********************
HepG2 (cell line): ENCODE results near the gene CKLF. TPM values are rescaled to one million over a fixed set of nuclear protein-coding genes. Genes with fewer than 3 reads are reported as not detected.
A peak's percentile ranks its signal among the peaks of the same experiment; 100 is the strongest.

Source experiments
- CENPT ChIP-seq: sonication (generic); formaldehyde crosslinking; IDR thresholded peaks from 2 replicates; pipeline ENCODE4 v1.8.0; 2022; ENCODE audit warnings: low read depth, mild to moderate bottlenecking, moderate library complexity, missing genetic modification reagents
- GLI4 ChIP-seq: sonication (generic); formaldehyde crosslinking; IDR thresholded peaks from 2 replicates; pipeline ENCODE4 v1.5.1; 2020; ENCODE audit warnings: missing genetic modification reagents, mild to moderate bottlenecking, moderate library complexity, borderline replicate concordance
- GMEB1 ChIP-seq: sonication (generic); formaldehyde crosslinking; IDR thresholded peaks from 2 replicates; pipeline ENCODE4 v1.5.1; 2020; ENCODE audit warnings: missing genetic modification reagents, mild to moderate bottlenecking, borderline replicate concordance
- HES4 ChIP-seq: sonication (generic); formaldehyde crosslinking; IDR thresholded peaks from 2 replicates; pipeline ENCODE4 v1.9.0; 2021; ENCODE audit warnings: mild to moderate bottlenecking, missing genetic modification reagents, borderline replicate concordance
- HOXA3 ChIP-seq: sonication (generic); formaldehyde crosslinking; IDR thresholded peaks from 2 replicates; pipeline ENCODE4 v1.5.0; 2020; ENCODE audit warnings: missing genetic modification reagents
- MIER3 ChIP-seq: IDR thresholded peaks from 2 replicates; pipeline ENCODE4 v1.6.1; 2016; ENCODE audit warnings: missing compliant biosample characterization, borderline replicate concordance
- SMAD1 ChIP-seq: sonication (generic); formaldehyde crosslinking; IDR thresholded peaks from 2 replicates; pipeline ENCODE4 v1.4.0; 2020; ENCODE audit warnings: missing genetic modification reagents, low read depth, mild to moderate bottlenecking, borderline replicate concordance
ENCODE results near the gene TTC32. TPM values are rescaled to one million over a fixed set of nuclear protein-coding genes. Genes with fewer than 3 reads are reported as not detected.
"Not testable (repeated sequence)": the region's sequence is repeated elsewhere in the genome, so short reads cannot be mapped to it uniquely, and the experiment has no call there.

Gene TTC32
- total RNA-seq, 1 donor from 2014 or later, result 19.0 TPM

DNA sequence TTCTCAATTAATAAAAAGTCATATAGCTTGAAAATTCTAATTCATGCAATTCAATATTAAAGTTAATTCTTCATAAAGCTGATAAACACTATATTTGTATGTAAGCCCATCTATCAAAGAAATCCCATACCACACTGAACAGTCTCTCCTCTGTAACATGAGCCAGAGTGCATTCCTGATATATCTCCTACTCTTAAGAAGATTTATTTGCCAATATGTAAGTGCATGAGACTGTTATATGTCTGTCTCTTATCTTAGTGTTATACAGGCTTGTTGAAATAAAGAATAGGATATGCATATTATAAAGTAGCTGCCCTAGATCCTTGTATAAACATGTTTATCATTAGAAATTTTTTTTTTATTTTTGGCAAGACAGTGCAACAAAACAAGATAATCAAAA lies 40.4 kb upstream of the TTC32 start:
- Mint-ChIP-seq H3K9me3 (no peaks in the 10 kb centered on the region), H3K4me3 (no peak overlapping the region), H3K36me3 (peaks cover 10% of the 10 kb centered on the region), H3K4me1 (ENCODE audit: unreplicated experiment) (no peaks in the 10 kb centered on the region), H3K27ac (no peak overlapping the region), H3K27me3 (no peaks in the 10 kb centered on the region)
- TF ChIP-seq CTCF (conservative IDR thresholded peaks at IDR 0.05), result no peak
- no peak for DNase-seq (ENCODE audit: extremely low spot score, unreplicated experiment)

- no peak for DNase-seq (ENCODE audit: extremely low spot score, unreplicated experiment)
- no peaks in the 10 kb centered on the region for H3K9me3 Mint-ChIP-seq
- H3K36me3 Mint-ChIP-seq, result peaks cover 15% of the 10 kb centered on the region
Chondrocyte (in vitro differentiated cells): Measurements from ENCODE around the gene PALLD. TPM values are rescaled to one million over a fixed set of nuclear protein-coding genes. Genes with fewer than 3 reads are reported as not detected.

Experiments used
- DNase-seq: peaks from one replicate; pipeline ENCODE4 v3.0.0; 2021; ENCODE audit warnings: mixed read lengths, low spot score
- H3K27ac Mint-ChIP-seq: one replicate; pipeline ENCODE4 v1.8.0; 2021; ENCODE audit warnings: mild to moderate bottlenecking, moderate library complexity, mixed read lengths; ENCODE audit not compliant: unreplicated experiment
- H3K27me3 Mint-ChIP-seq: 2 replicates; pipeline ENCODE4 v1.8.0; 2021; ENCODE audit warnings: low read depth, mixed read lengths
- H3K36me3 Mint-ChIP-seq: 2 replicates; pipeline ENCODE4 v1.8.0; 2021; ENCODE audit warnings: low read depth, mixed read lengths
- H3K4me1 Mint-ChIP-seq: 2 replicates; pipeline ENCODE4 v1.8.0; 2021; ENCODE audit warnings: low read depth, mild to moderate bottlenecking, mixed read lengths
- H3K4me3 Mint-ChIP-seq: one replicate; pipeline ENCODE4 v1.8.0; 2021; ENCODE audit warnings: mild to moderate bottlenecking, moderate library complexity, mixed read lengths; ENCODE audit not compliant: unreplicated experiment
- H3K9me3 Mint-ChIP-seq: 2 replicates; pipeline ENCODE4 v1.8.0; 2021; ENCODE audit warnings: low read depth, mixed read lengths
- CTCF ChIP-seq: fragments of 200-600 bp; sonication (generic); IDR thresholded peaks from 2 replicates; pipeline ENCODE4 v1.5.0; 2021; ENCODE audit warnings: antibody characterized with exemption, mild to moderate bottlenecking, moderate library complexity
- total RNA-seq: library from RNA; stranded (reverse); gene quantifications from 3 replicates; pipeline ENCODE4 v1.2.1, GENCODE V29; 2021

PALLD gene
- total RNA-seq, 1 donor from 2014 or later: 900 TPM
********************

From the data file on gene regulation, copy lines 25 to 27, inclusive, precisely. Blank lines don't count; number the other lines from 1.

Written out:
- H3K27ac Mint-ChIP-seq: one replicate; pipeline ENCODE4 v1.8.0; 2021; ENCODE audit warnings: mild to moderate bottlenecking, moderate library complexity, mixed read lengths; ENCODE audit not compliant: unreplicated experiment
- H3K27me3 Mint-ChIP-seq: 2 replicates; pipeline ENCODE4 v1.8.0; 2021; ENCODE audit warnings: low read depth, mixed read lengths
- H3K36me3 Mint-ChIP-seq: 2 replicates; pipeline ENCODE4 v1.8.0; 2021; ENCODE audit warnings: low read depth, mixed read lengths